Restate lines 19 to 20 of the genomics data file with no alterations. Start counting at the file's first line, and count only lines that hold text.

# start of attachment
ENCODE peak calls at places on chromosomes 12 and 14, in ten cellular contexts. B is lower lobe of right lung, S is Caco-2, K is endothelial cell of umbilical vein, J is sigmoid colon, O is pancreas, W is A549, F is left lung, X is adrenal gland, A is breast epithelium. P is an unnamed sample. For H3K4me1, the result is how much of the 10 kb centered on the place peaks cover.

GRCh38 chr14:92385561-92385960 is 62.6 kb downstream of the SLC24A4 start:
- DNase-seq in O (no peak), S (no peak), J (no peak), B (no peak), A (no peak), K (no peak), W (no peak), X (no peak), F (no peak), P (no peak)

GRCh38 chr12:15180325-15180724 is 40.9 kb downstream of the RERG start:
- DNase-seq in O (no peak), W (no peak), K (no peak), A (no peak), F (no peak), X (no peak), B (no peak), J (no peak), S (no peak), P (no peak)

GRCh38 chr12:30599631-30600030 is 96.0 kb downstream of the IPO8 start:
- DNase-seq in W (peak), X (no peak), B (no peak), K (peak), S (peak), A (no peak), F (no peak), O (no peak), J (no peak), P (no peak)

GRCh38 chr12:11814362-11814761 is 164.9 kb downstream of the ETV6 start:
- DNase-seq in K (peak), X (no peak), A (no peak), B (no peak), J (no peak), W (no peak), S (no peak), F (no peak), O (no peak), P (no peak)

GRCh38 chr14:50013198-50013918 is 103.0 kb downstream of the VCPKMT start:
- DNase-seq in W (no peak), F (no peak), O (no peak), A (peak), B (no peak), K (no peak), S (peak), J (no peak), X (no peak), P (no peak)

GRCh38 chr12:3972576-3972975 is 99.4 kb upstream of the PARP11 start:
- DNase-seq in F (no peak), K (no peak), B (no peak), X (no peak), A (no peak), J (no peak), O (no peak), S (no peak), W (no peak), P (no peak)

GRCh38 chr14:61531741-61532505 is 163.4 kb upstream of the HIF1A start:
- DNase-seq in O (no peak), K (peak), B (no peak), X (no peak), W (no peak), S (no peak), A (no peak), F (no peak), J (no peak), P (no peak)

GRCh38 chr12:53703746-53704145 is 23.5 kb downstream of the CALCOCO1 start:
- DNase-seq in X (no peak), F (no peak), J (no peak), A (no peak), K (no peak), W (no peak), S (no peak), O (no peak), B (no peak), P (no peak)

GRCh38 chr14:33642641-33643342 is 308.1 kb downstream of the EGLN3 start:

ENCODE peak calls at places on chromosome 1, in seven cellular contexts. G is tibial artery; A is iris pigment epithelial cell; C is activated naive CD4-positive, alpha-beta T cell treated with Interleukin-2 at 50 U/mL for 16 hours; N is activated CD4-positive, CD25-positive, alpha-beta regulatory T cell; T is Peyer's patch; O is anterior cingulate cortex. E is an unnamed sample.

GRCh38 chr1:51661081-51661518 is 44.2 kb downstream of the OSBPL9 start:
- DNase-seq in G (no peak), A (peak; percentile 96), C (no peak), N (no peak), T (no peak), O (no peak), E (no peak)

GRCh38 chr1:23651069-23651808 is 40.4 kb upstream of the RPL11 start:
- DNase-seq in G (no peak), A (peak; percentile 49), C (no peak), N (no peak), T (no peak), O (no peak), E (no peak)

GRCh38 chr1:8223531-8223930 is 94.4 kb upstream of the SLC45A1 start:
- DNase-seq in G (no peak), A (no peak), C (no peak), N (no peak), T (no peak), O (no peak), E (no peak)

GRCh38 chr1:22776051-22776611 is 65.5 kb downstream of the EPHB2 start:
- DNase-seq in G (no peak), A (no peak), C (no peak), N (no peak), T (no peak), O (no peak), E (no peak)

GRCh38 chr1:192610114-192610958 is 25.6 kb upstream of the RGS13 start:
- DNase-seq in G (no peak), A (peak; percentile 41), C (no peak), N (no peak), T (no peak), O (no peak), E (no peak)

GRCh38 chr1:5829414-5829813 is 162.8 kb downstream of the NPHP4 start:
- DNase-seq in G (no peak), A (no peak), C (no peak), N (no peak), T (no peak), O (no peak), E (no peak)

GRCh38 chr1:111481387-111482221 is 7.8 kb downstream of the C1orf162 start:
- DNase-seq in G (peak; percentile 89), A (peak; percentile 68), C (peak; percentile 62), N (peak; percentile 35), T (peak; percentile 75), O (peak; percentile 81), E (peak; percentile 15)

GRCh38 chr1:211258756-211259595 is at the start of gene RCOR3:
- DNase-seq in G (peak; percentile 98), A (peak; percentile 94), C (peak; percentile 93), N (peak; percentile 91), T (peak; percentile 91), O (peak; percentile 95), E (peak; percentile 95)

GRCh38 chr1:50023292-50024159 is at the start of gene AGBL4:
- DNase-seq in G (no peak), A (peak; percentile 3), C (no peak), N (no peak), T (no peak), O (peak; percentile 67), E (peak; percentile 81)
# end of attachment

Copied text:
ENCODE peak calls at places on chromosome 1, in seven cellular contexts. G is tibial artery; A is iris pigment epithelial cell; C is activated naive CD4-positive, alpha-beta T cell treated with Interleukin-2 at 50 U/mL for 16 hours; N is activated CD4-positive, CD25-positive, alpha-beta regulatory T cell; T is Peyer's patch; O is anterior cingulate cortex. E is an unnamed sample.

GRCh38 chr1:51661081-51661518 is 44.2 kb downstream of the OSBPL9 start: